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Mpls. police union: cops justified in shooting Blevins

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Minneapolis Police union president Bob Kroll.
Minneapolis police union president Bob Kroll said at a press conference Monday that the body camera footage of the Thurman Blevins shooting released by the Bureau of Criminal Apprehension showed the officers "did exactly what the public expects them to do."
Tim Nelson | MPR News

Updated 2:15 p.m. | Posted 10:23 a.m.

Police body cam video released Sunday shows Minneapolis officers had no choice but to shoot Thurman Blevins, Minneapolis police union president Bob Kroll said Monday, adding that the investigation will also show Blevins shot at police during the chase.

"They were forced to fire at the suspect only after he pointed a gun and fired at the officers," Kroll told reporters Monday as he chastised those who questioned whether Blevins had a weapon or whether officers had to shoot. He urged prosecutors to pursue criminal charges against witnesses who said Blevins did not have a gun.

"We challenge activists: Tell us what you would have done different or better. We are currently hiring" for the force, he said.

Kroll said the video shows Blevins, 31, firing a round from his gun as he turns, with the bullet hitting the pavement near one officer. "This isn't make believe, folks. This is what happened. We saw it. When he comes around with that gun, at that point he's fair game."

Investigators looking into the shooting have not said whether Blevins fired a gun during the chase.

Hennepin County Mike Freeman announced later in the day that the officers would not be charged and that his review showed their use of deadly force was justified under the law.

The prosecutor, however, said he was not certain that Blevins fired at the officers.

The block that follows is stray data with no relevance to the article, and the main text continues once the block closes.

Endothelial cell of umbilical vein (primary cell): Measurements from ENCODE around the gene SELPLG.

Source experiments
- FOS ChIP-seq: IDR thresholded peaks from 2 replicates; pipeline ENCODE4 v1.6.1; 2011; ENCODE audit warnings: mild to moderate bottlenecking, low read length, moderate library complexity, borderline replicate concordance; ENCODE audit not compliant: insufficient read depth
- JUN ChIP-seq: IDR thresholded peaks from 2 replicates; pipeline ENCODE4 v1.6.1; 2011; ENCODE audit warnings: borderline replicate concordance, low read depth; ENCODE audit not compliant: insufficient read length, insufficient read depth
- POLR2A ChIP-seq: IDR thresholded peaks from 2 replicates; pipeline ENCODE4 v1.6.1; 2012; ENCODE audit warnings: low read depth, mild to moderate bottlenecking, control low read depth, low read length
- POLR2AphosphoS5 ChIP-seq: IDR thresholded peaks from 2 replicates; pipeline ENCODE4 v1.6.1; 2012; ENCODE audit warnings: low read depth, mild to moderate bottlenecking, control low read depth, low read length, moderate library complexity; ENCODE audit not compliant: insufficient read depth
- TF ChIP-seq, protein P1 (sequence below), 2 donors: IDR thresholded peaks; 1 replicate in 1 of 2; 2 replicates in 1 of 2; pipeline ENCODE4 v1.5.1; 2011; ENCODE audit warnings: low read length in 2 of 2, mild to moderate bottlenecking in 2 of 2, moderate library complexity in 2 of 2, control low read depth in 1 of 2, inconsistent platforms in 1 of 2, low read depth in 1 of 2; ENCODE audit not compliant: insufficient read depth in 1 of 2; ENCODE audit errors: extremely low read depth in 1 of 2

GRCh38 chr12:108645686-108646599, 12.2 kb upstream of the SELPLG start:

"We can tell that the gun was fired three times," he said, but "I cannot tell you that there is sufficient proof that he, in fact, lined it up and shot at the officers."

One of the officers thought he did and that's one of the reasons he returned fire, Freeman added.

The officers remain on paid administrative leave. Freeman told reporters he'd decided late last week not to charge them and then thought it through again over the weekend.

The video released Sunday by Minneapolis Mayor Jacob Frey shows officers Justin Schmidt and Ryan Kelly in their squad, driving and looking for a man in a tank top who was reported to be shooting a handgun in the air. They appear to spot a man matching the description. One officer says he sees a gun and both begin pursuing Blevins on foot, down the street and into a north Minneapolis alley.

"Stop or I'll shoot," one officer yells as he pursues Blevins. Blevins at one point appears to respond, "Why?"

When an officer yells at Blevins that he sees Blevins has a gun, Blevins appears to reply, "I don't." He continues to run as Schmidt orders him to drop his gun. 

An enhanced video released by the city appears to show a gun in Blevins' hand when officers open fire. After Blevins has been shot, the footage shows officers kick what appears to be a gun away from his body. About 40 seconds elapse between the time the officers report seeing a gun, and when the shots are fired.

In the days following the shooting, authorities had said officers were responding to a report of a man firing a gun in the neighborhood near the 4700 block of Bryant Avenue North, and that Blevins had a gun when police encountered him. Blevins' family and other community members had disputed that account.

Blevins' death has sparked protests, as it came in the wake of other high-profile police shootings in the Twin Cities in recent years, including the deaths of Jamar ClarkPhilando Castile and Justine Ruszczyk.

Blevins' cousin, Sydnee Brown, said the video shows the officers had options other than shooting.

"I don't want the media and the world to think that we are angry. We're not angry. We're more so disgusted," Brown said of the decision not to charge the officers. "We're disgusted by the leaders of the world, we're disgusted by the leaders of Minneapolis and Minnesota, and at the end of the day, we want the cops arrested."

Editor's note: Links to the videos are available on the city of Minneapolis website. The videos are extremely graphic.